Without reasonable and sufficient funding of counsel, there is a real potential to render this proceeding unfair ….
151 Justice Shaughnessy granted the Fisher application on the following terms:
Ms. Wasser will be compensated for her legal fees at the rate of $200 per hour, to be paid by the Attorney General. There will be a junior counsel fee in the amount of $140 per hour, to be paid by the Attorney General. Travel time of counsel will be remunerated at the rate of $40 per hour plus 40 cents per kilometre to be paid by the Ministry of the Attorney General. Defence counsel will in due course, following review and preparation of the case, present a budget for the judicial pre-trial, the pre-trial motions and the trial. If it is appropriate and necessary, a student-at-law may be engaged to research and conduct interviews at a rate of $50 per hour. All disputes relating to accounts will be brought back to me. All payments are to be made by the Ministry of the Attorney General.
152 Soon after the Fisher order was issued, Ms. Wasser became counsel of record for Mr. Wills. In the absence of an administrative order, she tried to establish a protocol for payment. The acting Crown attorney advised her to send her accounts to the assistant Crown attorney who was handling the case. Ms. Wasser protested, noting that in other such cases the accounts are sent to the Ministry. Eventually the matter was directed to Ms. Thompson at the Crown Law Office. She received and reviewed Ms. Wasser’s accounts, and was directed not to discuss the case with the prosecuting Crowns.
153 From that point forward, Ms. Thompson administered Ms. Wasser’s accounts, reviewing them and securing additional information when required – until September 6, 2005, when Mr. Wills fired Ms. Wasser and her co-counsel, Breese Davies. In the time they acted for Mr. Wills, they had attended to pretrial matters and had reviewed the massive disclosure, accumulating legal fees of $77,375.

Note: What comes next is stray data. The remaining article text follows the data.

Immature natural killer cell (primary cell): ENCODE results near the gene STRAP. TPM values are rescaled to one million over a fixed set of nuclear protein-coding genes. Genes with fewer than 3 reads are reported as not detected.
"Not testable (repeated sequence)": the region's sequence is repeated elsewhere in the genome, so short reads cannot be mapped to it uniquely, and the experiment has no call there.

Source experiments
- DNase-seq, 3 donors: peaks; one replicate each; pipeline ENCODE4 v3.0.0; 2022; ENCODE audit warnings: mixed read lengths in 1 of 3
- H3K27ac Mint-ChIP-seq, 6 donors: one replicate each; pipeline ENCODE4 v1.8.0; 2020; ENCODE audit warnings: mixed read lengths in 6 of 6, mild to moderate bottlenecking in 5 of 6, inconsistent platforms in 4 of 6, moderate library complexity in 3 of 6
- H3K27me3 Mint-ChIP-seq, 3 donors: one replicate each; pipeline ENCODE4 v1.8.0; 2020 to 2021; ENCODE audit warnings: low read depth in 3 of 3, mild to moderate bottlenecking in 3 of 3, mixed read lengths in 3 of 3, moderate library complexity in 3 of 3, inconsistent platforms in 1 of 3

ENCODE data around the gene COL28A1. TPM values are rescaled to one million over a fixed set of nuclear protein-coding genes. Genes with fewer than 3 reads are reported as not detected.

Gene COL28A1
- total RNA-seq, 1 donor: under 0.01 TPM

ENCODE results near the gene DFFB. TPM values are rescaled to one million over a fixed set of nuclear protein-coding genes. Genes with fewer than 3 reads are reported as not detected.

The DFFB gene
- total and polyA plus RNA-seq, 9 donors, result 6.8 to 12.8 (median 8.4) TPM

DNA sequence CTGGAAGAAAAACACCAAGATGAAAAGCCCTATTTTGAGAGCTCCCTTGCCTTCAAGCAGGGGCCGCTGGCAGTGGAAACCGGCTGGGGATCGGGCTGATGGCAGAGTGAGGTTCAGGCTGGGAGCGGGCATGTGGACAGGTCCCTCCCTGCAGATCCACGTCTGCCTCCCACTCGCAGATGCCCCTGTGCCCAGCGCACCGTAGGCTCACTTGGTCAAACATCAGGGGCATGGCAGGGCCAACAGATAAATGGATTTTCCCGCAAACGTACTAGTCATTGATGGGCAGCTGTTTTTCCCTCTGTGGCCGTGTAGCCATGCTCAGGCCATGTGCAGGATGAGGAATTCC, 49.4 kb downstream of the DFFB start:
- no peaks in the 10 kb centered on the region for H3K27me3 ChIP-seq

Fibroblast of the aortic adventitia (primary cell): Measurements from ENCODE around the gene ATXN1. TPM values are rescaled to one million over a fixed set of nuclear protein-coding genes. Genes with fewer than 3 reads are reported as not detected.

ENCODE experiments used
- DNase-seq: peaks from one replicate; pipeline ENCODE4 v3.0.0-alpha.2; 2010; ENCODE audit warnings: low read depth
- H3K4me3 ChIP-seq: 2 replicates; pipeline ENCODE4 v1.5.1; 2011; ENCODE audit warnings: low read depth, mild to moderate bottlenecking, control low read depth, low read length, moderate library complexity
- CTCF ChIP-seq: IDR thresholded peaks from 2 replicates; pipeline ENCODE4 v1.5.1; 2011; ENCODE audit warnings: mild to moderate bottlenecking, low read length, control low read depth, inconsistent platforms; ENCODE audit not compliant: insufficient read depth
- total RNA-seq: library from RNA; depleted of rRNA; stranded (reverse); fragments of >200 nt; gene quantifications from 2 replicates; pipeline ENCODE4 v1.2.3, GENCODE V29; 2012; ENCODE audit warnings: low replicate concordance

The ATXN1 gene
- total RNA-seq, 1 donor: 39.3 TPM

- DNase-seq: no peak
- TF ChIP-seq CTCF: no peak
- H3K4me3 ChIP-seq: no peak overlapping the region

154 Mr. Wills ultimately told Justice Shaughnessy he and Ms. Wasser could not work together, as he was “not about to be muzzled and have my case hijacked by anyone either.” For the next two months, he appeared at pretrial hearings without a lawyer.
155 On October 28, 2005, Justice Shaughnessy, concerned that Mr. Wills might not find anyone who would work with him by the time pre-trial motions began, reappointed Mr. Borenstein as amicus curiae. Fearing that even if Mr. Wills did find counsel in time, he could well fire them during the trial, Justice Shaughnessy ordered Mr. Borenstein to be available on a standby basis. He was paid $200 an hour, as well as a standby rate of $100 per hour (up to five hours a day) for any scheduled hearing dates. The costs were mounting, but the worst was yet to come.
156 On November 29, 2005, now appearing before the assigned trial judge, Madam Justice Michelle Fuerst, Mr. Wills told the judge that he wanted to appoint Munyonzwe Hamalengwa as his “co-counsel” under the Fisher order. He intended to continue to speak in court and personally question witnesses as he chose, while Mr. Hamalengwa would participate according to his directions. That motion, made formal on December 5, 2005, when Mr. Hamalengwa was not even in the country, was dismissed. Justice Fuerst ruled that the Fisher order did not apply to counsel acting with an accused in such a fashion.
157 Mr. Wills insisted on confirmation that the Crown would abide by the Fisher order if new counsel was appointed. Kenneth Campbell, Director, Crown Law Office – Criminal, wrote to Justice Fuerst confirming they would abide by the Rowbotham order, but Mr. Wills was not content with that. Mr. Campbell amended his letter to indicate the Fisher order would stand as well.
158 On December 22, 2005, Mr. Hamalengwa appeared in court in person and sought a six-week adjournment, until January 18 or 19, 2006, to settle his retainer. Justice Fuerst, understandably anxious to get on with the long-delayed trial, compromised, adjourning the matter to January 4, but Mr. Hamalengwa did not show up. Instead, he sent a message to Crown counsel that he had not finalized his retainer and asked again for an adjournment to January 19. Justice Fuerst put the matter over to the next day. Mr. Hamalengwa was still not there, and Mr. Wills did not co-operate in setting a schedule for motions, so the matter was put over to January 19 after all.